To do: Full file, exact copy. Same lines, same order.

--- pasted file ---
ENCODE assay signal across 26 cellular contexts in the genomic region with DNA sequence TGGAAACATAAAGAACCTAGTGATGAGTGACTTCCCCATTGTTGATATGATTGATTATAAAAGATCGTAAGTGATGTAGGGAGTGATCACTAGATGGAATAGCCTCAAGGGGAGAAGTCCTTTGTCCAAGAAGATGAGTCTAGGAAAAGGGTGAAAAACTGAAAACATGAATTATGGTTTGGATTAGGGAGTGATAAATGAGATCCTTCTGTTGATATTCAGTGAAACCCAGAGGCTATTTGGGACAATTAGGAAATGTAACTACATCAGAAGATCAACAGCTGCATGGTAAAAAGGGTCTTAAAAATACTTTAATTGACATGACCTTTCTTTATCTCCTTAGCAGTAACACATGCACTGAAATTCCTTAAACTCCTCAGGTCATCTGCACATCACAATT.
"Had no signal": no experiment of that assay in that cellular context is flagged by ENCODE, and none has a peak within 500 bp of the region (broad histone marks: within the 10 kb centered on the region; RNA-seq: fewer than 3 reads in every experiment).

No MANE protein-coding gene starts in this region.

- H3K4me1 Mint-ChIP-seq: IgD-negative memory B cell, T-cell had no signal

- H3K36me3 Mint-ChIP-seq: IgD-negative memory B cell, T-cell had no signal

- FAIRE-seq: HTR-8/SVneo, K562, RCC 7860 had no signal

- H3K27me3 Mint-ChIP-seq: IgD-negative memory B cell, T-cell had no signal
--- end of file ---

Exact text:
ENCODE assay signal across 26 cellular contexts in the genomic region with DNA sequence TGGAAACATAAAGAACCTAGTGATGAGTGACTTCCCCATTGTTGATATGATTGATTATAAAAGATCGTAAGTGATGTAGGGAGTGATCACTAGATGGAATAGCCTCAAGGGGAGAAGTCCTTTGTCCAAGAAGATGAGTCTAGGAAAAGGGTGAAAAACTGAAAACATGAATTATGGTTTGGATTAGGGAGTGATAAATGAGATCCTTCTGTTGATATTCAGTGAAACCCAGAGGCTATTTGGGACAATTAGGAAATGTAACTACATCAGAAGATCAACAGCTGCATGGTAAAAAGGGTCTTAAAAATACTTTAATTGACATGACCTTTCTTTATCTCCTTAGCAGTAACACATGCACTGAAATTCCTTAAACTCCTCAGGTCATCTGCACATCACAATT.
"Had no signal": no experiment of that assay in that cellular context is flagged by ENCODE, and none has a peak within 500 bp of the region (broad histone marks: within the 10 kb centered on the region; RNA-seq: fewer than 3 reads in every experiment).

No MANE protein-coding gene starts in this region.

- H3K4me1 Mint-ChIP-seq: IgD-negative memory B cell, T-cell had no signal

- H3K36me3 Mint-ChIP-seq: IgD-negative memory B cell, T-cell had no signal

- FAIRE-seq: HTR-8/SVneo, K562, RCC 7860 had no signal

- H3K27me3 Mint-ChIP-seq: IgD-negative memory B cell, T-cell had no signal